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What Mosul Doesn’t Teach Us

A Kind Reader sent me a link to this article, which is supposed to be about the destruction of the Mosul Public Library by ISIS. I considered writing about that topic last week, but there’s not a lot to say other than, “[stunned silence]”. So I was stunningly silent. But someone at Flavorwire is more able to draw relationships between that destruction and public library issues in less benighted areas. They’re not good relationships, but when you have a deadline you write what you can, I guess. The comparison is with the Manchester (England) Central Library, which engaged in a somewhat controversial weeding project. The library disposed of 240,000 books, many of them old reference books from what I can tell from the article. That’s a lot of books, but over the years I’ve noticed that most, but not all, weeding controversies are only controversial for people who think that a library building is like a TARDIS. For example, here’s the overwrought quote from one of the ...
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You Won’t Believe What this Woman Did in the Library

Since this is at least the second time such a thing has happened, that makes it a trend, at least according to the Internet sites that would use headlines like the one I just used. And if it’s a trend, that means lots of people are doing it, and if lots of people are doing it, it’s probably either foolish or stupid, or maybe both. Yes, I’m talking about live sex shows in the library. First we found out about one at that university in Oregon. Now it’s in public libraries in Windsor, Ontario. Last time I was somewhat sympathetic, in that sending a young woman to jail for exposing herself indecently to nothing but a webcam seemed a bit harsh. Sure, she was in a library, but it’s not like other people in the library were staring at her. It was just helpless perverts on the Internet. This one is a little weirder. First, there were a LOT of live sex shows. Over 50, according to the article. That shows a fierce determination, but also a lot of stupidity, because the more times ...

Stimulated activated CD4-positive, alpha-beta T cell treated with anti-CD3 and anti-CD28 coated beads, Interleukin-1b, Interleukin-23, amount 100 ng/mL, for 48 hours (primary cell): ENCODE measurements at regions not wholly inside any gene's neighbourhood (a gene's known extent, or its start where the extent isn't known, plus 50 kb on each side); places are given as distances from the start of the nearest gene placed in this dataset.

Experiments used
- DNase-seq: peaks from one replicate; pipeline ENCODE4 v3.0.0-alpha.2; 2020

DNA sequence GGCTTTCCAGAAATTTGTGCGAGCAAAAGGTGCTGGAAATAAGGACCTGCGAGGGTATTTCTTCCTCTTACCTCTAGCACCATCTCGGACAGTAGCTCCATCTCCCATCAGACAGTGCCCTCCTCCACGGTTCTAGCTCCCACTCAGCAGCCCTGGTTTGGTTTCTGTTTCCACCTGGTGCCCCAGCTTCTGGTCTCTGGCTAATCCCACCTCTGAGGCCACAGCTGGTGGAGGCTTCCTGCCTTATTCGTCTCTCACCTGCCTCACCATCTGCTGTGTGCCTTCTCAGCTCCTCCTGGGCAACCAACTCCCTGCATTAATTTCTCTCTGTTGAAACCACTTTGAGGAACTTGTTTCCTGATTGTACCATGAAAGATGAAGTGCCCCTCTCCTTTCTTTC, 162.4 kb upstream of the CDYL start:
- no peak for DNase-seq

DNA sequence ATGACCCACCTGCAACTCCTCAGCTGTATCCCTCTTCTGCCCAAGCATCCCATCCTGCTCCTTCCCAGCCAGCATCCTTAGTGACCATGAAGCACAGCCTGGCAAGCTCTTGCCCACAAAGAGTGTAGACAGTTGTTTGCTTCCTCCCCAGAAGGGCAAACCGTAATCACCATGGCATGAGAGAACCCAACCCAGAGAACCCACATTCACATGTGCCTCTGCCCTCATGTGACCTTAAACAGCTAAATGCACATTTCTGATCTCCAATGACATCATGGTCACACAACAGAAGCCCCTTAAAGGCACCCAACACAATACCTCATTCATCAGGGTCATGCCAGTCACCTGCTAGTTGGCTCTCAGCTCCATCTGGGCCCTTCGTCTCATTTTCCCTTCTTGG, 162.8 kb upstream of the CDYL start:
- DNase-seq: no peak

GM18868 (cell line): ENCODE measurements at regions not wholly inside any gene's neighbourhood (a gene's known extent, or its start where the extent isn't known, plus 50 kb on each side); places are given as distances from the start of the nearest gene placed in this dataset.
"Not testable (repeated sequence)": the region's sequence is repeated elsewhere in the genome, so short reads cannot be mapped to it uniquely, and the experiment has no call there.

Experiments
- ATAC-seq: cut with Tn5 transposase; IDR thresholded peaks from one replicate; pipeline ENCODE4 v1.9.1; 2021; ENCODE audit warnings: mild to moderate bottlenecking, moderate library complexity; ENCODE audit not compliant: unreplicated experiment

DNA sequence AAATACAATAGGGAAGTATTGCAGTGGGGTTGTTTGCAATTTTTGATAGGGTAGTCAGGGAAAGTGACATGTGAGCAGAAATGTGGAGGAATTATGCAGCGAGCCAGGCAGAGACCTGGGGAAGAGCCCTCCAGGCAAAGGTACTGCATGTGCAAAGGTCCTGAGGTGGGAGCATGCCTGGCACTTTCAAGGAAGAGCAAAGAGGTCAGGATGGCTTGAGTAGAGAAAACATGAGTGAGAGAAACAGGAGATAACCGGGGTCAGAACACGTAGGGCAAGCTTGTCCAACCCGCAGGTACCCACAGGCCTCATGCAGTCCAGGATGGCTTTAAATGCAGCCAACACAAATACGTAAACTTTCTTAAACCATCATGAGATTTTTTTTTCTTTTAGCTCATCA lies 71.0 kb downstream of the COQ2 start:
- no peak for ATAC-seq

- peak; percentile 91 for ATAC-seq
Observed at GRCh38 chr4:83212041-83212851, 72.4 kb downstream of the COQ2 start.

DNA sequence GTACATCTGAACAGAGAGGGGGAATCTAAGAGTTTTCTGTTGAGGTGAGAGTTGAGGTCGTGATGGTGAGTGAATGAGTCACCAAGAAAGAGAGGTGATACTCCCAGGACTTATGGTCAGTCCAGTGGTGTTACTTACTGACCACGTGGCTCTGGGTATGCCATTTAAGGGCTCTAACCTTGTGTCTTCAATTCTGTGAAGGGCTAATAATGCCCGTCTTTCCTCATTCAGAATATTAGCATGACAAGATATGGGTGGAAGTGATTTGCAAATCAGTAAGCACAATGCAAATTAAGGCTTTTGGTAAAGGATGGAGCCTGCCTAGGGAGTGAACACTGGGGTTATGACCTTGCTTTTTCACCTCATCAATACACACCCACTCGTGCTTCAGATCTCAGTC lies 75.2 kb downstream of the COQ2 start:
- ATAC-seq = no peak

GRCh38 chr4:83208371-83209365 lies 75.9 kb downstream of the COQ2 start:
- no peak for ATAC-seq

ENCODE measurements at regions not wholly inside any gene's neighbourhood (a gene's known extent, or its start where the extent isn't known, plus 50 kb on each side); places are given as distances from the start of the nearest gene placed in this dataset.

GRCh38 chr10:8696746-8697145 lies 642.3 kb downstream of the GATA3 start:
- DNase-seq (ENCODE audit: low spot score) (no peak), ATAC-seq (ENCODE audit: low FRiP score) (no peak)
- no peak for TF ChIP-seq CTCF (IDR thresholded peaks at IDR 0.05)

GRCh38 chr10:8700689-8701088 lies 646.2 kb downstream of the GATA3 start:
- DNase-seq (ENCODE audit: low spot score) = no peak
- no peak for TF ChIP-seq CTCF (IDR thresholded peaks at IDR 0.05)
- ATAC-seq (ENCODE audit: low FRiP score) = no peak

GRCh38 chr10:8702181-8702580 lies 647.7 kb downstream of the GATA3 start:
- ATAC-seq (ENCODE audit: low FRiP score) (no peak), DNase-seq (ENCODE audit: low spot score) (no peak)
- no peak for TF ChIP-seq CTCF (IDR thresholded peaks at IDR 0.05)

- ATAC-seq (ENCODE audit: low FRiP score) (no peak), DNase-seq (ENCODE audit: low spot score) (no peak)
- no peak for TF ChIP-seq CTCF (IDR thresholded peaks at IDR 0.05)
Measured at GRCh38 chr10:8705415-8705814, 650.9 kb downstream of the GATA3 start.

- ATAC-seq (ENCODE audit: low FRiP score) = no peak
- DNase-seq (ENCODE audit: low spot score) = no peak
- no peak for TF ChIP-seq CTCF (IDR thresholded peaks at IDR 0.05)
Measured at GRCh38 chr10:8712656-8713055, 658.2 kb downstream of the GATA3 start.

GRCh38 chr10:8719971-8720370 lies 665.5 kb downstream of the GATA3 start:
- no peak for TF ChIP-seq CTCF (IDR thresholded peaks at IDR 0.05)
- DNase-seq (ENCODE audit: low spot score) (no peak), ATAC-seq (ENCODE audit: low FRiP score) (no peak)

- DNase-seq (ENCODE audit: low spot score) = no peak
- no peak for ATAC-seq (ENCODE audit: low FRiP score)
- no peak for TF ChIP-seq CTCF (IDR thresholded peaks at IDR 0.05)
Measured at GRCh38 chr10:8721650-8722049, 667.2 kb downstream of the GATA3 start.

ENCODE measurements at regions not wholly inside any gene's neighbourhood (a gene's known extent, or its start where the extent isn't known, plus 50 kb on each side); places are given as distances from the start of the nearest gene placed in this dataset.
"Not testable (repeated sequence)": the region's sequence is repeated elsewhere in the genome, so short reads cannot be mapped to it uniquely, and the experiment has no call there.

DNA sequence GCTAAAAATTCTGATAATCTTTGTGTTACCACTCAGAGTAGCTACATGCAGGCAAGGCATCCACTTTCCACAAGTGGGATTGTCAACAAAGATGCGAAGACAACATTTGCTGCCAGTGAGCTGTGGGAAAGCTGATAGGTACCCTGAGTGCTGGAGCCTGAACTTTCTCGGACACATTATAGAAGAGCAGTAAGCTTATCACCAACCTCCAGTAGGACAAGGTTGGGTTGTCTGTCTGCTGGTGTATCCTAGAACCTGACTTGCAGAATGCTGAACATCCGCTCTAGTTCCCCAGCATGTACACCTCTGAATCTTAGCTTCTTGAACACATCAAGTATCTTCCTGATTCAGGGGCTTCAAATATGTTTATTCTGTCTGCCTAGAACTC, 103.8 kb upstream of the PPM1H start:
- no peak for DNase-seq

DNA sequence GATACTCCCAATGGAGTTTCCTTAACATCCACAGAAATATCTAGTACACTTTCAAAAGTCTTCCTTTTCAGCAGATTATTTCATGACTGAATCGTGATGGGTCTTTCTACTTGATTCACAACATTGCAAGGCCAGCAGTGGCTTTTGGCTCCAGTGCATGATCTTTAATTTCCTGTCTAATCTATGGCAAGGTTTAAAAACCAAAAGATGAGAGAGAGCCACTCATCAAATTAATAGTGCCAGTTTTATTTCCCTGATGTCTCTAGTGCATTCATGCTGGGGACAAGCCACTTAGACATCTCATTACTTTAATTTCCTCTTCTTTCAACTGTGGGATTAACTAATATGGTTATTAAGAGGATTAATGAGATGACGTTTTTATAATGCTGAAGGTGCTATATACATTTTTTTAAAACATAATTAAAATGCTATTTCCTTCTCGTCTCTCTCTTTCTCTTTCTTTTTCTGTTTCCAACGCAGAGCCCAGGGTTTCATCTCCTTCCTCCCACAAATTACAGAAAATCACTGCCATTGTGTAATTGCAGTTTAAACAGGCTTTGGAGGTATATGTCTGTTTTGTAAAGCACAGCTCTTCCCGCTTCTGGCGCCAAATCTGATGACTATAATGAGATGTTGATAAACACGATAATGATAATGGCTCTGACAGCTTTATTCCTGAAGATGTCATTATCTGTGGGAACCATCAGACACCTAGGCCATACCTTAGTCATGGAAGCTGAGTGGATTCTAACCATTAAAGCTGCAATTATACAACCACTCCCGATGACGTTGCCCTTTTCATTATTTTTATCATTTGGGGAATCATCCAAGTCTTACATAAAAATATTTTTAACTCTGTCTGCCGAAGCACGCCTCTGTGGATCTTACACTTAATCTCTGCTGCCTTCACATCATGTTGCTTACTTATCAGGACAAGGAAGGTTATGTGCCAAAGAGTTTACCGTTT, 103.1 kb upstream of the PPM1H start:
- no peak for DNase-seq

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Going To and Fro

It’s no secret that British libraries are under attack. The latest ones are apparently the Bristol libraries, which according to one editorial might be entering their “final chapter,” because British news writers are just as cliched as American ones. Although closing libraries doesn’t amuse me, some of the arguments for doing so often do. In a response to the editorial about final chapters, there are some typically bad ones. First, I love it when someone uses a stupid phrase like “fast moving digitalised 21st century,” because the 21st century isn’t moving any faster than the 20th century. It maybe just feels that way. If you don’t agree, I don’t really mind, but compared to the invention of the airplane, the television, the radio, the computer, and the increasing popularity and access to automobiles and telephones, the 21st century is pretty tame so far. Even the Internet is a 20th century invention. The 21st century has so far given us smartphones. I like smartphones, but ...